However, one of the most fascinating things that I had experienced in Chitwan was tracking animals on foot. Unlike National Parks in India, hiking in the forests of Nepal is allowed. I found it insanely exhilarating yet equally distressing to be walking in the same forest amongst the company of wild animals. We encountered massive 2000-kilo One-Horned Rhinos several times during our walks that got my heart racing like it was about to burst out of my ribcage!
The One-Horned Rhinos, Tigers, Leopards and other animals of Chitwan National Park suffered severe poaching during the 10 year Maoist Insurgency period in Nepal that lasted till 2006. However, soon after, Nepal’s government took extensive measures to protect the wildlife and doubled the numbers of Rhinos that had plummeted to 375 making it a rare conservation success story in a world where wildlife conservation is increasingly becoming a lost cause. The park is extensively patrolled by a battalion of army who are stationed at several spots in the area. I encountered many of these foot soldiers during my jaunts into the park and I was suitably impressed by Nepal Govt’s commitment to protecting their wilderness.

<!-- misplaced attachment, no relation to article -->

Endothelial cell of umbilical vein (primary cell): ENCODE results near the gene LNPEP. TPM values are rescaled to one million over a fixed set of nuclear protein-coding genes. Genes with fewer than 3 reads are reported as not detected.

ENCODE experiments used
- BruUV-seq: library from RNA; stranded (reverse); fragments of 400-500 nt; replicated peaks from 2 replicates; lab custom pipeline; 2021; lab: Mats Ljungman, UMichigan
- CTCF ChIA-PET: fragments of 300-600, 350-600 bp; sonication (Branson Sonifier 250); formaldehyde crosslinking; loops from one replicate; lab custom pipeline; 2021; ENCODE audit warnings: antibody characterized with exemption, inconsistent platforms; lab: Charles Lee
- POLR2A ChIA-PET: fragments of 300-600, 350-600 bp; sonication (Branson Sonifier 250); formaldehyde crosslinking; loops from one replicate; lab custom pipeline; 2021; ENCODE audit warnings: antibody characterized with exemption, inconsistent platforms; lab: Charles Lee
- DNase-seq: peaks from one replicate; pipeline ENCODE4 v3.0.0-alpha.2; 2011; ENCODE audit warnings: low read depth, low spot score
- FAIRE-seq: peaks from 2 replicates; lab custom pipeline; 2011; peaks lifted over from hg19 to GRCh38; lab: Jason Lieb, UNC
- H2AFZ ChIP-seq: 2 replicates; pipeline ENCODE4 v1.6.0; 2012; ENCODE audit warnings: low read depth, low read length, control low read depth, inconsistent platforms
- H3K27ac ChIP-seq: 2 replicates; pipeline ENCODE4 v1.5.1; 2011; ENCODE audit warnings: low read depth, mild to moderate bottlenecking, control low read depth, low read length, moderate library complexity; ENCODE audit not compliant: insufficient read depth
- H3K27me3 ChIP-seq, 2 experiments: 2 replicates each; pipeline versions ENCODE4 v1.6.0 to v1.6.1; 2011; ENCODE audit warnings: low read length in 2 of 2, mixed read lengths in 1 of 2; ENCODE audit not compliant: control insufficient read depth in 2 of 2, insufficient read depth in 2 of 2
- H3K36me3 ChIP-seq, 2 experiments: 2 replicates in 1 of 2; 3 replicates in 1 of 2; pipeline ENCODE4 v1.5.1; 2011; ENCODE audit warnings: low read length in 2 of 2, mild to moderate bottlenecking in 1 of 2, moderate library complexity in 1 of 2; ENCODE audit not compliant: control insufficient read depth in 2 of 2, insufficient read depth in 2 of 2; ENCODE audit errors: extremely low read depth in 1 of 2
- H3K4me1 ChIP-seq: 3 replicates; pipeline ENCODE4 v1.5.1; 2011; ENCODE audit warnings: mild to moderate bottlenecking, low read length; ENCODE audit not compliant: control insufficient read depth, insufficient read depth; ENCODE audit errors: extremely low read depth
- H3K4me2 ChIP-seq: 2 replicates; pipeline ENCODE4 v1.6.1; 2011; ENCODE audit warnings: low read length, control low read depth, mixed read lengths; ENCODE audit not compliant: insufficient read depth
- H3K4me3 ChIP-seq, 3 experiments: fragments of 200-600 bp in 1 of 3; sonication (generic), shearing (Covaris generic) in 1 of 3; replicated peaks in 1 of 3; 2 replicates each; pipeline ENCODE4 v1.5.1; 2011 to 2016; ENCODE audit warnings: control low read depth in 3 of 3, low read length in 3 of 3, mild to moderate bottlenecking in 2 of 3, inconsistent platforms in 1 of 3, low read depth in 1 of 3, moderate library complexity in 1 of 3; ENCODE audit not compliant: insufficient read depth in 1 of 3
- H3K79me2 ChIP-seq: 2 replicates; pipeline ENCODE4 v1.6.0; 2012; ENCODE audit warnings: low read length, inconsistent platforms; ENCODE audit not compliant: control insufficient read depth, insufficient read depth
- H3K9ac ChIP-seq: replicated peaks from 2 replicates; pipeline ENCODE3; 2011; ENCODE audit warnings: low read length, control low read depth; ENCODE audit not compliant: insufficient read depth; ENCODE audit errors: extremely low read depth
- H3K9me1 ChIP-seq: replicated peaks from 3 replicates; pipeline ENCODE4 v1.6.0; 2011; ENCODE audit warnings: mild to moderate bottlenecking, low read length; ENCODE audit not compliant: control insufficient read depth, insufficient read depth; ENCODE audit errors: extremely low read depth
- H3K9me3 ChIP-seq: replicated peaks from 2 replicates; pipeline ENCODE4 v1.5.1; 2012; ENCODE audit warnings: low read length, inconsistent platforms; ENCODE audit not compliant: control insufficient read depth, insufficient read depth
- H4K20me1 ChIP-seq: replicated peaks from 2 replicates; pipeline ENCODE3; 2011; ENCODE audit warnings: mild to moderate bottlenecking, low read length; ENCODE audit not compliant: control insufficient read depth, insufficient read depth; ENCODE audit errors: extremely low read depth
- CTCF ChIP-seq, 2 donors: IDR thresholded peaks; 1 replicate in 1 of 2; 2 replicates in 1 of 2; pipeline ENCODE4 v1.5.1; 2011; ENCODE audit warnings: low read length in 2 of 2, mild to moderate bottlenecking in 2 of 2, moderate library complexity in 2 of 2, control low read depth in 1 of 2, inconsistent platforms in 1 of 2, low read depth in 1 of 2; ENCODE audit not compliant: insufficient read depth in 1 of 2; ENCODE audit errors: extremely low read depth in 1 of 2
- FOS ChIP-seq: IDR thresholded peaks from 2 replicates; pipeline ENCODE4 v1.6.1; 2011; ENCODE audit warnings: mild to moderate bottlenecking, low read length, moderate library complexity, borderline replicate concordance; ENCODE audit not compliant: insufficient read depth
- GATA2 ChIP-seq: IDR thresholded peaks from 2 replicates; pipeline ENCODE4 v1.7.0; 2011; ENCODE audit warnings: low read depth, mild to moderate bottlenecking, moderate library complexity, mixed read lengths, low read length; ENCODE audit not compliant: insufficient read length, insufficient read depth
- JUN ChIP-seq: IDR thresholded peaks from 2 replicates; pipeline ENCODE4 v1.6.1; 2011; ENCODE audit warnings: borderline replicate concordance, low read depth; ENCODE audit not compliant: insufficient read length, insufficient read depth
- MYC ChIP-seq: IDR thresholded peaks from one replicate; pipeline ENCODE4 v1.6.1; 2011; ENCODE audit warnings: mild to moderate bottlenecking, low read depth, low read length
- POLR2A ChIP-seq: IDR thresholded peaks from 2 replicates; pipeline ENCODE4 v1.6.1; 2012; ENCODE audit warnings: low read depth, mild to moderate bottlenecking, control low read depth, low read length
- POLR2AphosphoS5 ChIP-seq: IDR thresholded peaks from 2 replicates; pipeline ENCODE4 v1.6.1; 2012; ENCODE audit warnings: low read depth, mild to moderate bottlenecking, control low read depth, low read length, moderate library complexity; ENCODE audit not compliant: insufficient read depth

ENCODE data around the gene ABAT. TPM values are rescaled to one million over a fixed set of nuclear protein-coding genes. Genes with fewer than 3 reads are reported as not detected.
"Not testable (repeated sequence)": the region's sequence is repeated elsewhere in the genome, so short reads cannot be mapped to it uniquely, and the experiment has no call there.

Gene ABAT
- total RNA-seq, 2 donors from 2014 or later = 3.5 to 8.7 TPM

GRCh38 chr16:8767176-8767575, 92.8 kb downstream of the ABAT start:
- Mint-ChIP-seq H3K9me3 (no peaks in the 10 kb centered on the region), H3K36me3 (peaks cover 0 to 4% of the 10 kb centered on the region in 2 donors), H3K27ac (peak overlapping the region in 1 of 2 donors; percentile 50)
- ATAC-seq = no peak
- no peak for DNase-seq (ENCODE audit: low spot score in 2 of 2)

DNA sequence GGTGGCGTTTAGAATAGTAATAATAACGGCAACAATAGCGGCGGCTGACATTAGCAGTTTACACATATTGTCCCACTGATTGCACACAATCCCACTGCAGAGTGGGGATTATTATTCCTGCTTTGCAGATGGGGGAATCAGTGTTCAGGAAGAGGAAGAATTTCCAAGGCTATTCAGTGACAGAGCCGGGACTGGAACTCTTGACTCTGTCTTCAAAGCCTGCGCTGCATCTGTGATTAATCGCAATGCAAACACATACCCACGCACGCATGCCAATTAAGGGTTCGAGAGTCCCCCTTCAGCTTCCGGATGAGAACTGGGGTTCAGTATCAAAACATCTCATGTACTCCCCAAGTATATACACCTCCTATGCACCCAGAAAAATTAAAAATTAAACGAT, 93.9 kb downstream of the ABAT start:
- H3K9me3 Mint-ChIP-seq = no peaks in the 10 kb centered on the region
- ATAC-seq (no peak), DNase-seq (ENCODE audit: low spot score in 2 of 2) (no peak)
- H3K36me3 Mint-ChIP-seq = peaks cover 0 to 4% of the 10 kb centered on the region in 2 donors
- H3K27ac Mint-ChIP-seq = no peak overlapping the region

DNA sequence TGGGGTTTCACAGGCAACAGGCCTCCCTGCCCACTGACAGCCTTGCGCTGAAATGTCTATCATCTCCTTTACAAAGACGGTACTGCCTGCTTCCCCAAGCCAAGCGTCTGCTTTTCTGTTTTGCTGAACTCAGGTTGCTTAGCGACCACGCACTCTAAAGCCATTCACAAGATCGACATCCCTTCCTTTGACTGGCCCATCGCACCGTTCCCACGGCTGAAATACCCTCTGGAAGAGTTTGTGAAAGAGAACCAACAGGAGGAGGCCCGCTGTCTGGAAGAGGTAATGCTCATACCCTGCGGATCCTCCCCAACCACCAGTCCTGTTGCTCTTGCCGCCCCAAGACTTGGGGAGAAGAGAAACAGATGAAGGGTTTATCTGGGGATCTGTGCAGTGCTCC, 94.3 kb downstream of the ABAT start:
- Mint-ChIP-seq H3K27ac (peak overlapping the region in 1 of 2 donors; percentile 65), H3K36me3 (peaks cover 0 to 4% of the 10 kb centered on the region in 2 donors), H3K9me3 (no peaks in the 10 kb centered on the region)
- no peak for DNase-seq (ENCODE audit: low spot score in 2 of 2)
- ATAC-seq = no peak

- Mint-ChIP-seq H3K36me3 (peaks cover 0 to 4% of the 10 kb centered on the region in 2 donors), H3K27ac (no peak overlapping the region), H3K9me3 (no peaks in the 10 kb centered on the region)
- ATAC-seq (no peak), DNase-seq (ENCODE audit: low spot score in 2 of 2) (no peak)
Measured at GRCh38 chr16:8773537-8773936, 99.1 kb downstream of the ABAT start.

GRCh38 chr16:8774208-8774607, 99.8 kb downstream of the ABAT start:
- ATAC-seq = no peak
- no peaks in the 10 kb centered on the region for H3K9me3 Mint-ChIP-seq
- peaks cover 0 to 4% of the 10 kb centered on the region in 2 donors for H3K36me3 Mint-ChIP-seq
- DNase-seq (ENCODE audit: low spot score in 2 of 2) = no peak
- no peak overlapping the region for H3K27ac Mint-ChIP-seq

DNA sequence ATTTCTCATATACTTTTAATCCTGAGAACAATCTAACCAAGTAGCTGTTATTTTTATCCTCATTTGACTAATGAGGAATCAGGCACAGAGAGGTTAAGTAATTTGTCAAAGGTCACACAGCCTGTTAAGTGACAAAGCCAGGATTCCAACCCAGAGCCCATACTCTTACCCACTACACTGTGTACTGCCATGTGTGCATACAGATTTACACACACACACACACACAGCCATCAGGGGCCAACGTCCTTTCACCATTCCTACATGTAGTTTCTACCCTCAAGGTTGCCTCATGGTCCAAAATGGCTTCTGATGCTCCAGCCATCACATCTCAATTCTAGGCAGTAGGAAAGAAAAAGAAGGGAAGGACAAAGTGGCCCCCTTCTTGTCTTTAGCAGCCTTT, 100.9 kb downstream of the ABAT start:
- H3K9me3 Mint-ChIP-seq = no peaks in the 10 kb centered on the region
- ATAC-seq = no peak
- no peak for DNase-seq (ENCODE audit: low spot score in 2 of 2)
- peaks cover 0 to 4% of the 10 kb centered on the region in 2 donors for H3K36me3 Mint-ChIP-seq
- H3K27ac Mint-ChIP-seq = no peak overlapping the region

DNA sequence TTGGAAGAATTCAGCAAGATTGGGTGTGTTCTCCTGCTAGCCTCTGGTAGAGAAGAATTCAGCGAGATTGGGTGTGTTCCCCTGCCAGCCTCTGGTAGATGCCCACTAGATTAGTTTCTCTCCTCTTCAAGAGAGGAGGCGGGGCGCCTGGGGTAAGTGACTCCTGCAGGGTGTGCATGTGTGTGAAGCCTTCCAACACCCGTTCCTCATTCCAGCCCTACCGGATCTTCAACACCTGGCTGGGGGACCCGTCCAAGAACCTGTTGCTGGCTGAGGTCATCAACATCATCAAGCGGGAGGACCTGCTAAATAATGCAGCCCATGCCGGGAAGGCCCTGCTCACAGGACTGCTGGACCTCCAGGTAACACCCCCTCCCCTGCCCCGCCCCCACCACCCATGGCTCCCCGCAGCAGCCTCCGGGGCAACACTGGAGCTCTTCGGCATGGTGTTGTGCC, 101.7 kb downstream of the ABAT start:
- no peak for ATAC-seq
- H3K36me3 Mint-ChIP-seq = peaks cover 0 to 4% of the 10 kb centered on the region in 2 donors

The jungles were indeed lovely and teeming with all sorts of wildlife creating strange dramas. I remember giggling at the sight of a tiny black Drongo chase a giant Great Indian Hornbill and marveling at the pulsating sound of Oriental Pied Hornbills flying over my head. I also remember feeling spellbound after my first sighting of the marvelous plumage of the exotic and long tailed Asian Paradise Flycatcher. I always thought of myself as a non-birder but somewhere over the course of several jungle explorations, I seemed to have turned into one.